A women group in Kisumu has come up with a new and environmentally friendly mode of cooking, after embarking on the production of porridge-made charcoal briquettes.
The group of three, which operates from Manyatta slums, is using cassava porridge to hold charcoal dust together, the end product being affordable cooking fuel.
Rose Akinyi, the group's founder, says that they prepare the porridge at night and mix it with the dust before pouring the mixture into a machine that compresses it firmly at daytime.
She told the Standard that the product is then left to dry, before being supplied to customers, a job she began last year, after which her two colleagues, joined her.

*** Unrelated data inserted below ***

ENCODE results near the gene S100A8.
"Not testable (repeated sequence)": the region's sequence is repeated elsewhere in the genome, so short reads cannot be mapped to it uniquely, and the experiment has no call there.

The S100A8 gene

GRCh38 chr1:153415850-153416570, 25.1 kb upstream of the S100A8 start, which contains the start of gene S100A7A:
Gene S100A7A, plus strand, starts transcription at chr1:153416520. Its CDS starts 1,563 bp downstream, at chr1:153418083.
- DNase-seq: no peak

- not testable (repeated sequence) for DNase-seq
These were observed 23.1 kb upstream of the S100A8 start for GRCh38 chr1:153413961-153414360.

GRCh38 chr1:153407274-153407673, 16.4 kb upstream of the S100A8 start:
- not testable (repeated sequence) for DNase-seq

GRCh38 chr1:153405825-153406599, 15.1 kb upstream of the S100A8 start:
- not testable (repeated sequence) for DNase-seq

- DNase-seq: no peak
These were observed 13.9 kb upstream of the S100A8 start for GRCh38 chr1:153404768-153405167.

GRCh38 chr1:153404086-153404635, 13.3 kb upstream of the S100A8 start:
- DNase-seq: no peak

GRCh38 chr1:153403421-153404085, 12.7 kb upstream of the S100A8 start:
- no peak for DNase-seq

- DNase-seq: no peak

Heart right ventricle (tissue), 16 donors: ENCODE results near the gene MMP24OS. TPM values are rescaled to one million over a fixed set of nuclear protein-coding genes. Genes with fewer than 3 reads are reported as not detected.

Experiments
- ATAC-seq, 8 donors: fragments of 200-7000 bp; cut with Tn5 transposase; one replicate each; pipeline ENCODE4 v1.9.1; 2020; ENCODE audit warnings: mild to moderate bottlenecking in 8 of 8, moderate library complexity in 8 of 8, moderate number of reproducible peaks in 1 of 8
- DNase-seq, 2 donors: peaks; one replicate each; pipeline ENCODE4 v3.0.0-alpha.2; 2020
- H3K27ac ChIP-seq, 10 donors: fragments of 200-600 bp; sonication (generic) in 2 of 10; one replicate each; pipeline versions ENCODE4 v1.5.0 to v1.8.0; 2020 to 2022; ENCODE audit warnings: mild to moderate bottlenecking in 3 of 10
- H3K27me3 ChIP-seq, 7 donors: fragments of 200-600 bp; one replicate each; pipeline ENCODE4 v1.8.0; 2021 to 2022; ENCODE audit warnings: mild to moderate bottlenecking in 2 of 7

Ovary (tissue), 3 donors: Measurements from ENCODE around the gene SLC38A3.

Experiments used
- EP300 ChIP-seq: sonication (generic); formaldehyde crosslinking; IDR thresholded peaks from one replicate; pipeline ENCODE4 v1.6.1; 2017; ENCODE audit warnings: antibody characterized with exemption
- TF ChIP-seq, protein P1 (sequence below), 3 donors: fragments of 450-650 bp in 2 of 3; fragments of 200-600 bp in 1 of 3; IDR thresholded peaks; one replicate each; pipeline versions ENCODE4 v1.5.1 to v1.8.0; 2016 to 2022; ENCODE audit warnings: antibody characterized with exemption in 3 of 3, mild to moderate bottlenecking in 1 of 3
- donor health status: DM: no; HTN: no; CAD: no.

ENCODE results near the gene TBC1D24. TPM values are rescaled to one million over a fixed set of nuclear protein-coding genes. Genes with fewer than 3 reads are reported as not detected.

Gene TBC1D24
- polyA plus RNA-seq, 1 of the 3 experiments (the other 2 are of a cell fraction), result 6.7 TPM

"The machine eases our work as we only do the mixing and it takes less time in doing the grinding and compressing the briquettes," she says.
Akinyi says that they use four kilos of cassava, which costs Sh200 and a sack of charcoal dust (Sh400), to make a sack of briquettes which fetches Sh1800.
According to Akinyi, the briquettes are not only environmental-friendly but economical as well, as they don't exhaust as quick as other cooking materials when put into use.
“I first bought the briquettes at Sh100 just to try them out since I had been using charcoal all along. I found them cheap and easy to use. I use only four rods or balls of briquets to cook all my meals," she says.
She says that the three of them, who have named their group 'Konyri Kendi' (help yourself), got the skills from Practical Action, an NGO, which trained them for two weeks.